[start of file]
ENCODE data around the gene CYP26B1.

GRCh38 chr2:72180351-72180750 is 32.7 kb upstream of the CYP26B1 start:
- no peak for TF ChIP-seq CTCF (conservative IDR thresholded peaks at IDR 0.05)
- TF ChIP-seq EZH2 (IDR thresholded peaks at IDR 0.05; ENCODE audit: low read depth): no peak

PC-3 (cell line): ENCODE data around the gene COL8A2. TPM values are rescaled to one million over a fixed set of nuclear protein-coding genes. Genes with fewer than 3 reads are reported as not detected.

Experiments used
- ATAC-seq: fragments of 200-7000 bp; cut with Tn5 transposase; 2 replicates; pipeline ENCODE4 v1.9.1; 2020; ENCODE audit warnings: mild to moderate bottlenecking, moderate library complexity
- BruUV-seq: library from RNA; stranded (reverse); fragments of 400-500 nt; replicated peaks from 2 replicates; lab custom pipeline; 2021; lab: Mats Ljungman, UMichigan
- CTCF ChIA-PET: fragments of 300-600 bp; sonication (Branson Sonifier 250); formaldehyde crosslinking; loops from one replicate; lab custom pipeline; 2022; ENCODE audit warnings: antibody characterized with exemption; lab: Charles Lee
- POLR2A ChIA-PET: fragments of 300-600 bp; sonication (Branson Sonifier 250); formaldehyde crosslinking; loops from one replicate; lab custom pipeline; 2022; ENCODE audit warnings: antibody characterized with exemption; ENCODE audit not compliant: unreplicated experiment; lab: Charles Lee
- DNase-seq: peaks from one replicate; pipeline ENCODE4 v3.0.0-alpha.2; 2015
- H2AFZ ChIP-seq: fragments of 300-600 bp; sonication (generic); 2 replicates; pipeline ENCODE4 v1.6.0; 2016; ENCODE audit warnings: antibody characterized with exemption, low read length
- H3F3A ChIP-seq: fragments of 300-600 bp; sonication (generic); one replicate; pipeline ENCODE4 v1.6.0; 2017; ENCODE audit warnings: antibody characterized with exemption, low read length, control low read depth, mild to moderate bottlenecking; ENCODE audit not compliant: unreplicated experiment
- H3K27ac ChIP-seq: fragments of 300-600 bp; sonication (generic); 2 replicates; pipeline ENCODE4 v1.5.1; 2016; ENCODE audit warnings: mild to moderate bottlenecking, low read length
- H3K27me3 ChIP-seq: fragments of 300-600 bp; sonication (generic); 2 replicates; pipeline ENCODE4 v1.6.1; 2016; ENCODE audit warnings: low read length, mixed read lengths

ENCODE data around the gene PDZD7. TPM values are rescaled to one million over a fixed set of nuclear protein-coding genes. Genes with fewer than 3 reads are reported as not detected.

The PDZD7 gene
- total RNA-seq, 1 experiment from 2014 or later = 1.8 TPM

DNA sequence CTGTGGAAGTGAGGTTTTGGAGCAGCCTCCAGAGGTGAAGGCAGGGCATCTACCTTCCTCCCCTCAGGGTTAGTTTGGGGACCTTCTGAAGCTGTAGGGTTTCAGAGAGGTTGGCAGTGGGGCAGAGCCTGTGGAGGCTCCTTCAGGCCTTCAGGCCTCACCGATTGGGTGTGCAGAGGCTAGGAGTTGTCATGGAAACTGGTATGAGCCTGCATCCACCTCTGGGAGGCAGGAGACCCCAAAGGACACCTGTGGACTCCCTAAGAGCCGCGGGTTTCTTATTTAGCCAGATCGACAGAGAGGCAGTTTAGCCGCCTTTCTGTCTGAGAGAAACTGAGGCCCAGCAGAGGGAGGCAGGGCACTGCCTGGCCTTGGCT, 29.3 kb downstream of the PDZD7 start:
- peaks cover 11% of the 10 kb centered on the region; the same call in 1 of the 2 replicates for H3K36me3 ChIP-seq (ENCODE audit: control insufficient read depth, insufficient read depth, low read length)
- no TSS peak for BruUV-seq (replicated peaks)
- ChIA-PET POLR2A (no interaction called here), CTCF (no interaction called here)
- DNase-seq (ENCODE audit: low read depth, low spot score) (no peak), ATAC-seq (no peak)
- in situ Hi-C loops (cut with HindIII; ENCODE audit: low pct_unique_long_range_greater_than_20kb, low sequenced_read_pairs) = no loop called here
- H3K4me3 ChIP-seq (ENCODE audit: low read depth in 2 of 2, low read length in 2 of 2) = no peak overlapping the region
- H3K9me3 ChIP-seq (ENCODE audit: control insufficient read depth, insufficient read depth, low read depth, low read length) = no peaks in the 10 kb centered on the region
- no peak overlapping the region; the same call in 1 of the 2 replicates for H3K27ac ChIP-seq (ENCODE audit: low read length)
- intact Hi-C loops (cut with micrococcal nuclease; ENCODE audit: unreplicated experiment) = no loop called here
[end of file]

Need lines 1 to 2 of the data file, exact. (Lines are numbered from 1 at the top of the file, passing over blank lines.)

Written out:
ENCODE data around the gene CYP26B1.

GRCh38 chr2:72180351-72180750 is 32.7 kb upstream of the CYP26B1 start: